SMEs Brace! Brace! for rest of 2024 amid weak growth and policy uncertainty

Office workers are well aware of their colleagues’ bad habits — from smelly food to dramatically loud sneezes.

SMEs across the UK are bracing themselves for a challenging rest of 2024, according to the latest Prism Research SME Barometer.

The survey of over 500 SME leaders found that more than three-quarters believe ongoing fiscal instability and political turmoil have already hampered their firm’s performance throughout 2023.

The data has reignited fears of another recession on the horizon, with SMEs pursuing a cautious approach to hiring, investment and costs as fragile demand and inflationary pressures persist. Industry experts predict growth will continue to disappoint through 2024, with the annual GDP rate dropping to just 0.4% this year before inching up slightly to 0.6% in 2025.

“The UK economy remains one of the most sophisticated globally, but it’s difficult to see where further expansion will come from with high inflation, elevated interest rates, policy uncertainty, and barriers to EU trade all preventing many SMEs from making longer-term plans,” said David Bharier, Head of Research at the British Chambers of Commerce.

The BCC forecasts interest rates have likely reached their peak, but will hover at higher levels for longer, resulting in UK GDP being marooned at stagnant levels for the next three years. This prolonged period of weak growth comes on the back of an already gruelling few years for small businesses.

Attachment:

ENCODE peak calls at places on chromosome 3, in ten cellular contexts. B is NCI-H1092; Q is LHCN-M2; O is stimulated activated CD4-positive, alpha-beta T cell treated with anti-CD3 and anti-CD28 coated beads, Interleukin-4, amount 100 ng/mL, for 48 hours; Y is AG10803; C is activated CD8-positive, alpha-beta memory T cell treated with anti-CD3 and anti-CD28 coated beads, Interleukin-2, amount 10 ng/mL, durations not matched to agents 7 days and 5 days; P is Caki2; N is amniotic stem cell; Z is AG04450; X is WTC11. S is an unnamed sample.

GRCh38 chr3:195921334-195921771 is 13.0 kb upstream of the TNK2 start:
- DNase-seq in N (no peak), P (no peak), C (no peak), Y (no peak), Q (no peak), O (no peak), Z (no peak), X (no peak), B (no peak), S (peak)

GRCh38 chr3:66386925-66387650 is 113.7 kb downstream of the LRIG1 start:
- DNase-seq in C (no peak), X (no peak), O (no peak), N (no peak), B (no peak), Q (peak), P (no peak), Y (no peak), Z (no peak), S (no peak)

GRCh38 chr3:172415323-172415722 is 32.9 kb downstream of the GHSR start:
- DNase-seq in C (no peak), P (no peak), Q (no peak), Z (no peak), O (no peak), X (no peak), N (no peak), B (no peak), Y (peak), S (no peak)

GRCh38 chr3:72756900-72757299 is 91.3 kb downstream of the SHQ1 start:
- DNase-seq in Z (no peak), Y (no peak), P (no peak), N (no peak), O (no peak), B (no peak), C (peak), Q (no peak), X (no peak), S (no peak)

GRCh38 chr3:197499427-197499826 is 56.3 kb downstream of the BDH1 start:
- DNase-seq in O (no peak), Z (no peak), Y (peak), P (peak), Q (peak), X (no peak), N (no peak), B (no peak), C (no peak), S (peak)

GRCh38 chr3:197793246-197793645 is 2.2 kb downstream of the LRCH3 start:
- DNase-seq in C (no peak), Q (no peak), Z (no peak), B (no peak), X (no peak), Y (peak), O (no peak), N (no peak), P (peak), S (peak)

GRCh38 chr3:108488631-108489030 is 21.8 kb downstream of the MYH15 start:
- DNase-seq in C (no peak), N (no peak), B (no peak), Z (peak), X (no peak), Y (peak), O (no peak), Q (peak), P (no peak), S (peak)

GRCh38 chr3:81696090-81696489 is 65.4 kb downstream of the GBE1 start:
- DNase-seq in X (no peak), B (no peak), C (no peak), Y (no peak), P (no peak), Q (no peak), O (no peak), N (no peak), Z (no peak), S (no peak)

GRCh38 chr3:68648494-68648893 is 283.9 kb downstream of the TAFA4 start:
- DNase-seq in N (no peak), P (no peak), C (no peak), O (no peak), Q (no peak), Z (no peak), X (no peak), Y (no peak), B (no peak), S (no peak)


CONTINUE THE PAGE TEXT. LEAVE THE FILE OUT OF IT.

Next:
“Despite the mild pick-up in quarterly GDP recently, growth remains far below the post-financial crisis average of around 2%,” noted Louise Hellem, Chief Economist at the Confederation of British Industry.

“Given the sheer scale of headwinds the economy has battled, from the pandemic to the Ukraine war, businesses have shown remarkable fortitude. The anaemic expansion we’ve seen is certainly preferable to the predictions of recession made a year ago,” she added.

However, Hellem cautioned: “But that is no cause for celebration. Firms are gearing up for another arduous 12 months ahead, and we expect disappointing growth to persist throughout 2024. After the turmoil of the past few years, it’s clear the 2020s have yet to truly roar for UK plc.”

Roger Barker, Director of Policy at the Institute of Directors (IoD), agrees sentiment among business leaders remains downbeat. The IoD’s latest economic confidence index shows directors’ morale dropped again in December, falling to -28 from -21 the previous month.

“According to our members, confidence in the wider economy has been stuck in the doldrums since last summer. Although some aspects of the operating environment, like inflation, have improved recently, this isn’t feeding through into meaningful decision-making just yet,” Barker explained.

He continued: “Business leaders remain extremely cautious about the economic outlook over the next year, although they are more optimistic for their own firm’s prospects.”

In Barker’s view, the data makes a compelling case for an early interest rate cut to reinvigorate business confidence and spur investment. But with the Bank of England’s credibility damaged after underestimating the scale of inflation, a reduction when the Monetary Policy Committee meets in March is far from guaranteed.

After years of turmoil, UK small businesses are crying out for a period of stability to invest and expand. But with the economy still sputtering and the policy environment uncertain, the road ahead in 2024 threatens to be bumpy.